A young Red-shouldered Hawk I found below a nest years ago. It had been reared by a very young mother, a second year bird whose molt had stopped during breeding and left her with both juvenal and adult plumage. Her nest building skills were subpar and the nest failed to hold her two chicks, one of whom perished. This pre-fledged bird was checked out at a local rehab facility then returned to a basket in the tree. He fledged 2 weeks later. Now I know that when I hear a Redshoulder screaming right in front of me and I still can’t locate it, I should look down.
As a photographer I’m happy and amazed at how comfortable some birds get in an urban setting. In the countryside it is a simple matter to relocate but the city offers limited green space and the birds learn to figure out what the real threats are.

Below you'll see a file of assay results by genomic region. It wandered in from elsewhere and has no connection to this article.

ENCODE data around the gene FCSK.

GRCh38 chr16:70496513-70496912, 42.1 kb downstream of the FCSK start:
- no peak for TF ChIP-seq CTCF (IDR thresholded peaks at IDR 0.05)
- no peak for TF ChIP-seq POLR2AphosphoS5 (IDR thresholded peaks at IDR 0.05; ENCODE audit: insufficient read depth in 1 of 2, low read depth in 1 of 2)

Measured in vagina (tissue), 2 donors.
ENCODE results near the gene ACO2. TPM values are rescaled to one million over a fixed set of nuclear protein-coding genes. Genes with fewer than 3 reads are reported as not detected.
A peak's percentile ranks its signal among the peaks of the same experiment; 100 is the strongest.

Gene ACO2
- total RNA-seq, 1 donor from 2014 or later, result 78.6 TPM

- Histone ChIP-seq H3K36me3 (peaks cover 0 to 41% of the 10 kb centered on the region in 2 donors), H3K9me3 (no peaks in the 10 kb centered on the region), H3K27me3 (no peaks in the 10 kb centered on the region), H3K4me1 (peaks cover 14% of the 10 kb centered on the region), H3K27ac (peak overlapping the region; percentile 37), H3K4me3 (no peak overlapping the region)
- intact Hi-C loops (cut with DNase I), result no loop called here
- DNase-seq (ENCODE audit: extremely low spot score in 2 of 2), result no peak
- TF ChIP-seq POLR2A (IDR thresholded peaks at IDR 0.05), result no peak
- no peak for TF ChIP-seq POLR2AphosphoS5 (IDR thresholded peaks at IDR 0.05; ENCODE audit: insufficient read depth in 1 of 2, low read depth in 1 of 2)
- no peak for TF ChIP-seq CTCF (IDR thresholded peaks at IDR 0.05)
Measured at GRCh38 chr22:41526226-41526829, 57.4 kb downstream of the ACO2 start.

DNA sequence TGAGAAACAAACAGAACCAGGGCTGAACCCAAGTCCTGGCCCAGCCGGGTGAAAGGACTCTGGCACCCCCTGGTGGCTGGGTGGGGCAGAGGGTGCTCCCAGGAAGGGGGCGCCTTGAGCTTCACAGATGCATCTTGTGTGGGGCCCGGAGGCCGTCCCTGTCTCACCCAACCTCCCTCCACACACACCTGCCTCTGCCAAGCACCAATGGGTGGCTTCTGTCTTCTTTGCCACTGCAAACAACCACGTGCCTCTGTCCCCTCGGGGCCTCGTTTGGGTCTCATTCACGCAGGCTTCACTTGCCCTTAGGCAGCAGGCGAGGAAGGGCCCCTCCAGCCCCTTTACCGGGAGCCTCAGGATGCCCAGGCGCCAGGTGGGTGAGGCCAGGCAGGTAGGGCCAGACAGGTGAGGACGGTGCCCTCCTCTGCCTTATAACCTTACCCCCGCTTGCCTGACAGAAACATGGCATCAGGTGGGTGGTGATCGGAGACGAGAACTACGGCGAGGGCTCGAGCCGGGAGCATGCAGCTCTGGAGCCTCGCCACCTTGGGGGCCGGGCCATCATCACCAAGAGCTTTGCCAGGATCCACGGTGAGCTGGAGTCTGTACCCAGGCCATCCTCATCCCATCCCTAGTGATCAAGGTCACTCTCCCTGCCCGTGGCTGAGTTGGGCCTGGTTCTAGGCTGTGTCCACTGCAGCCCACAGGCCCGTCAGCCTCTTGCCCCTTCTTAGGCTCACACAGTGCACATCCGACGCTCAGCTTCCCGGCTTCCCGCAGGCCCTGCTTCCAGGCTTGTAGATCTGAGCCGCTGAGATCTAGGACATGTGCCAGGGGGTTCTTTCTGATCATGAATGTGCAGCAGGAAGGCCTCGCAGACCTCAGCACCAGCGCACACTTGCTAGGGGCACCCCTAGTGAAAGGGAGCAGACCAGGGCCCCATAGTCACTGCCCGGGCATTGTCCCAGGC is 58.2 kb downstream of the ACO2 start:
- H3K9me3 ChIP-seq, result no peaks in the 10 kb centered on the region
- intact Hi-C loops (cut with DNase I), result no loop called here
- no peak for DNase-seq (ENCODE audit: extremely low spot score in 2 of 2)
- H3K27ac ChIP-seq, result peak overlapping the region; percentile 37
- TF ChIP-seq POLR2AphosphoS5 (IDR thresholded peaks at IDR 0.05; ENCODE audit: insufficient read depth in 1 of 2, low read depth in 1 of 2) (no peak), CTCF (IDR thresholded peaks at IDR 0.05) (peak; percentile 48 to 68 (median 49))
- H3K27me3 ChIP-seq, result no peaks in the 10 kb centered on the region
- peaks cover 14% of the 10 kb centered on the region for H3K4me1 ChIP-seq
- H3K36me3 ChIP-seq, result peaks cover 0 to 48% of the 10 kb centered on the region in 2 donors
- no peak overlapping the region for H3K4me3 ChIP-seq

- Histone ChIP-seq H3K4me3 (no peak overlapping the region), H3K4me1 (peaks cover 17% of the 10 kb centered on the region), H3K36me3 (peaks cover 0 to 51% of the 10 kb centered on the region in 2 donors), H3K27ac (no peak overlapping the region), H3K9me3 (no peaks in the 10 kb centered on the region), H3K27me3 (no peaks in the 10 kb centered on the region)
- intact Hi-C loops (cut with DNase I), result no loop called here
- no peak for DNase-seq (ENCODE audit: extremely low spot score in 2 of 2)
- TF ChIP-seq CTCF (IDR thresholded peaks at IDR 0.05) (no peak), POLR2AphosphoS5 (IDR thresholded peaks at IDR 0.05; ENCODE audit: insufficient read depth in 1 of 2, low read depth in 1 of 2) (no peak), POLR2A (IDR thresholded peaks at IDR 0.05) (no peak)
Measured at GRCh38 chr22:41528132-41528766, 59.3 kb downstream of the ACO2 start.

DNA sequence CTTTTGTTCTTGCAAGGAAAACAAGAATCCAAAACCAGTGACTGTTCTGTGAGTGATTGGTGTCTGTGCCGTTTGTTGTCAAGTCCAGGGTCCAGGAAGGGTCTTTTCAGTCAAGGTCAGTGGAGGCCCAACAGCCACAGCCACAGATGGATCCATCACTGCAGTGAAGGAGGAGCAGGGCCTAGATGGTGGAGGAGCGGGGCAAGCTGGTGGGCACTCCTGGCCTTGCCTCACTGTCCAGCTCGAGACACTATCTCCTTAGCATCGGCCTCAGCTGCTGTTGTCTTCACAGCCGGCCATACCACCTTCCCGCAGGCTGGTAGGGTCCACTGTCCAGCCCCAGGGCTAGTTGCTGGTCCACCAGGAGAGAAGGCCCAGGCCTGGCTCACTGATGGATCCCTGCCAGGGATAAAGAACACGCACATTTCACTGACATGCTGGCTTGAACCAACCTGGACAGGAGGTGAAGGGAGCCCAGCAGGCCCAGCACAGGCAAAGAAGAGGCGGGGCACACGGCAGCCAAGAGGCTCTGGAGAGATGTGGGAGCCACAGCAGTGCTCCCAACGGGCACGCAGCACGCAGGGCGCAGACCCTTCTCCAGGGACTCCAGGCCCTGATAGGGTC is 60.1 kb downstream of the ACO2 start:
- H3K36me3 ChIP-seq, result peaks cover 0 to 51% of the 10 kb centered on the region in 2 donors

It isn’t just raptors that reside in the city. Great Blue Herons are another “bird of prey” that make a living here too. (CLICK HERE) More tomorrow…
A Red-shouldered Hawk relocates to a ledge under an overpass after hunting for rats from the hydrant. Yet another reason to love San Francisco.
Red-shouldered Hawks at the Palace of Fine Arts got accustomed to catching pigeons for a living.
A Red-shouldered Hawk with a Pigeon at the Palace of Fine Arts.
Caught by the leg and the wing, a Pigeon goes for a ride courtesy a Red-shouldered Hawk. The mobbing Crow caused the hawk to drop its prey and the Pigeon swam to shore and survived.